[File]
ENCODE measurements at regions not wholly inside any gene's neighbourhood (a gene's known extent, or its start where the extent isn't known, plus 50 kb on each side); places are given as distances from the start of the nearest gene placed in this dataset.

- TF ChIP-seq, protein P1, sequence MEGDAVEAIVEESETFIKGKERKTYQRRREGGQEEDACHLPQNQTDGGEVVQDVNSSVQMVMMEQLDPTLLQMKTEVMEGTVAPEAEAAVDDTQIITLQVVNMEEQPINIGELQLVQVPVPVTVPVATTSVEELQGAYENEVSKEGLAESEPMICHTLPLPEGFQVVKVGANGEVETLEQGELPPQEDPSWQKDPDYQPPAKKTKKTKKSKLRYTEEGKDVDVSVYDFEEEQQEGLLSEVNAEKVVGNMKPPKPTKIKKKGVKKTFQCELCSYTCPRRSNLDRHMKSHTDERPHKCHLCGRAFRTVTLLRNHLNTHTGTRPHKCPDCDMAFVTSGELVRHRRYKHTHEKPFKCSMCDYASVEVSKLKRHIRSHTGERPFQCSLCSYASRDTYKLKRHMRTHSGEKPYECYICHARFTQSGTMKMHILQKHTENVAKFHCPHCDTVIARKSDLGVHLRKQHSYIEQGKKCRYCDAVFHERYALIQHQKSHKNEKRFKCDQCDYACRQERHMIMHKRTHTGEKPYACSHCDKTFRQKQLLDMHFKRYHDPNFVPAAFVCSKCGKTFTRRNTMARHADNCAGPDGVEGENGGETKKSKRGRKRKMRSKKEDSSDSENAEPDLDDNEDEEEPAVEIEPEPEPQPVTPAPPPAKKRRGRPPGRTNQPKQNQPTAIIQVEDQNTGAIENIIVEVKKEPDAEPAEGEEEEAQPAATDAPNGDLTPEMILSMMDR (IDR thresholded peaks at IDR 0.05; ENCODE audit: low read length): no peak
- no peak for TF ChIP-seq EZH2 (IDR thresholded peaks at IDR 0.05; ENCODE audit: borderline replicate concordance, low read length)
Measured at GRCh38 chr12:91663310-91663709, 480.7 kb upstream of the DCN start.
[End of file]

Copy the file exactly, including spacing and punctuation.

ENCODE measurements at regions not wholly inside any gene's neighbourhood (a gene's known extent, or its start where the extent isn't known, plus 50 kb on each side); places are given as distances from the start of the nearest gene placed in this dataset.

- TF ChIP-seq, protein P1, sequence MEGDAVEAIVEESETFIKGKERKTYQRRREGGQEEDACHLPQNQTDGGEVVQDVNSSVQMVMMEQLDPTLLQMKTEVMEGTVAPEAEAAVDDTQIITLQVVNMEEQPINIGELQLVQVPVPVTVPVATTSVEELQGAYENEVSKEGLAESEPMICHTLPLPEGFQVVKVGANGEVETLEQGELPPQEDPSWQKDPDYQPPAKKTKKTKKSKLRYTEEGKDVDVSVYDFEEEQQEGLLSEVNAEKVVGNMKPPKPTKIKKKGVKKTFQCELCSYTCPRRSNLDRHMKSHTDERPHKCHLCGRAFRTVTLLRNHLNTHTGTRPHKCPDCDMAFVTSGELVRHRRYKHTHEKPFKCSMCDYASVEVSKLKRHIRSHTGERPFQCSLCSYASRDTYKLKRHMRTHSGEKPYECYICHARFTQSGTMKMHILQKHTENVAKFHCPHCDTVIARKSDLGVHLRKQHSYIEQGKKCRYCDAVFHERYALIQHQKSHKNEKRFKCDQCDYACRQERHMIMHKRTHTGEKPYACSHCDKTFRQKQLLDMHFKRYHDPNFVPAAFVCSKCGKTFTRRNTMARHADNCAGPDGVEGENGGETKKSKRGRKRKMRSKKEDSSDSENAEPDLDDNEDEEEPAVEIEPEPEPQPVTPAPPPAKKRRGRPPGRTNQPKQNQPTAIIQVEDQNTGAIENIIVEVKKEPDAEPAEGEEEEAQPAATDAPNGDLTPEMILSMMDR (IDR thresholded peaks at IDR 0.05; ENCODE audit: low read length): no peak
- no peak for TF ChIP-seq EZH2 (IDR thresholded peaks at IDR 0.05; ENCODE audit: borderline replicate concordance, low read length)
Measured at GRCh38 chr12:91663310-91663709, 480.7 kb upstream of the DCN start.